The stewards simply welcome people, show them where to sanitise their hands and help them to find seats and supervise Communion. It is then important that parishioners leave the church immediately after Mass to allow the cleaning to take place.
During the Virus.
The church is simply open for Mass. There are no other services except funerals.
We live in a changing situation. As the situation changes then obviously our response as a parish will change. Our first duty is to safeguard and protect those using the churches as we gather together for Mass.
Caring as a parish.
The virus is affecting people in many different ways. The young and not so young can and do feel isolated and frightened. As we pray for each other, please keep in regular contact with each other, friends, neighbours and parishioners. Even a quick and regular telephone call can make the world of a difference to people both making and receiving the call. Perhaps even someone on your own street that you dont normally have a chat with could benefit from your contact..
The basic Christian command is that we love God by loving our neighbour.
Donations to St Dunstan and John Vianney Parish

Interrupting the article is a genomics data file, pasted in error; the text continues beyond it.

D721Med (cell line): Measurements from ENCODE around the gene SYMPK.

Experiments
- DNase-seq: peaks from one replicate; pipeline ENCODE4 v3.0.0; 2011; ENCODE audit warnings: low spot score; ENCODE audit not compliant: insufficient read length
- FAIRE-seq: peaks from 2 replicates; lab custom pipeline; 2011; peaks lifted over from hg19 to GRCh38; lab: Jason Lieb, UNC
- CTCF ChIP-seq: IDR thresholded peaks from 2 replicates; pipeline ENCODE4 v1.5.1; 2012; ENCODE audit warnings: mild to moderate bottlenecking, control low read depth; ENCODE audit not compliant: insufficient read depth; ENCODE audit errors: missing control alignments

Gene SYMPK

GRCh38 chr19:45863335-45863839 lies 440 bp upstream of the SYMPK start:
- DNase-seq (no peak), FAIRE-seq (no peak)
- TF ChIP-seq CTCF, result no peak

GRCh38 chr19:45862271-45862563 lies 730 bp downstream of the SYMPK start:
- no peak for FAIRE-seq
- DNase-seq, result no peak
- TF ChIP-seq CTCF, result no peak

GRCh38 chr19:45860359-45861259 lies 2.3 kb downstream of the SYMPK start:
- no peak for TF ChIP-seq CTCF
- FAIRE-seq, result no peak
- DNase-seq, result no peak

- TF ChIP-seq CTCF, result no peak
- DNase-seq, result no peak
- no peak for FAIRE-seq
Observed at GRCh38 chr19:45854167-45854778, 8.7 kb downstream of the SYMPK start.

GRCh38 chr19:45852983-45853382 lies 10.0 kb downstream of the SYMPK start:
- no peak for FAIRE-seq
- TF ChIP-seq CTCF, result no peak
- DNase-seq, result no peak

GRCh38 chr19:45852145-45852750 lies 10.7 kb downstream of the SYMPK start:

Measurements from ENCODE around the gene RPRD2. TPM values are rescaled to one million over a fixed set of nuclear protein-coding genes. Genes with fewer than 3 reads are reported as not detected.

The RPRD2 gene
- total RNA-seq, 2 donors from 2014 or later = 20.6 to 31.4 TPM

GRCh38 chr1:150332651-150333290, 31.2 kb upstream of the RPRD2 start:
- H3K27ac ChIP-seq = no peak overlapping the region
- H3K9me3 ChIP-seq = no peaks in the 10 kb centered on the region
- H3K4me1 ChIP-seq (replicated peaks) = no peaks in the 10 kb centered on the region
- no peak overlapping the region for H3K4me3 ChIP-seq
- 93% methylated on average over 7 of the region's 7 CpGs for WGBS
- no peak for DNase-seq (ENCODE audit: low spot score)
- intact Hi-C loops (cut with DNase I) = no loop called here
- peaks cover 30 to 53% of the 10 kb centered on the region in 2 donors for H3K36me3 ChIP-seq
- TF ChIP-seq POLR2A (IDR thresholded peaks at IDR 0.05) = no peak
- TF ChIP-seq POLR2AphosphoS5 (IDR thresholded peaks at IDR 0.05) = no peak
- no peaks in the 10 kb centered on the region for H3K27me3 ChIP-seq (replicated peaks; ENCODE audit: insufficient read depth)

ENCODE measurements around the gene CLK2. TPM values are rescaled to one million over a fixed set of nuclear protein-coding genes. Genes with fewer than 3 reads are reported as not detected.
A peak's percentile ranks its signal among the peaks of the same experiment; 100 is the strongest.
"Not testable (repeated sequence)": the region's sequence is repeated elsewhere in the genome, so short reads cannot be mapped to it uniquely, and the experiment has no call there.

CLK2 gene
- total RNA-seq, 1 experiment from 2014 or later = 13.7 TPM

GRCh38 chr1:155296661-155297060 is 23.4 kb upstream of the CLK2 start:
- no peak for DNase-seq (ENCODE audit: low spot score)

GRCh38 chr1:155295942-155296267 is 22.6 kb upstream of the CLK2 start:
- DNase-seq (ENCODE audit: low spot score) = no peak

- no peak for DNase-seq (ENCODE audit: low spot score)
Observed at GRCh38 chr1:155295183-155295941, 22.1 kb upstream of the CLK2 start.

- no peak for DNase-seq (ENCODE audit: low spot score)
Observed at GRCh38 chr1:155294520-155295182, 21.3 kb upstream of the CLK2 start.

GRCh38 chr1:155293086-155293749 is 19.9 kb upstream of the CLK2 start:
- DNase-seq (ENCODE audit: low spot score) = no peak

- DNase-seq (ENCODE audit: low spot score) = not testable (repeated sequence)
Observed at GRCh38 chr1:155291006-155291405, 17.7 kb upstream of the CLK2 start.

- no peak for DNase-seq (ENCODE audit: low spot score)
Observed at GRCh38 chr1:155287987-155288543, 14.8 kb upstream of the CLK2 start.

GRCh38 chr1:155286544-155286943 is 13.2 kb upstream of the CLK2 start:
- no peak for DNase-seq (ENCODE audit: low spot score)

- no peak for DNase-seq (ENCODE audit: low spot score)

making a bank payment
If you would like to donate through your bank or by phone app, occasionally or on a regular basis. we have a Salford diocese business account please ask for details.
Several people already use this quick and efficient method to support our parish.
Envelopes If you use envelopes let us know your name and envelope number (if you already have one) and we will have them ready for you. Alternatively pick up a box as you come to church. At the moment cheques or notes, not coins can be easily banked.
Thank you to everyone especially for your donations and cheques for past weeks
The Serenity Prayer – Reinhold Niebuhr
God, grant me the serenity to accept the things I cannot change,
the courage to change the things I can,
and the wisdom to know the difference.
Living one day at a time,
enjoying one moment at a time;
accepting hardship as a pathway to peace.
St John Vianney’s
Pastoral Letter of the Right Reverend John Arnold Bishop of Salford
To be read and circulated on the weekend of 16th/17th January 2021
Dear Brothers and Sisters in Christ,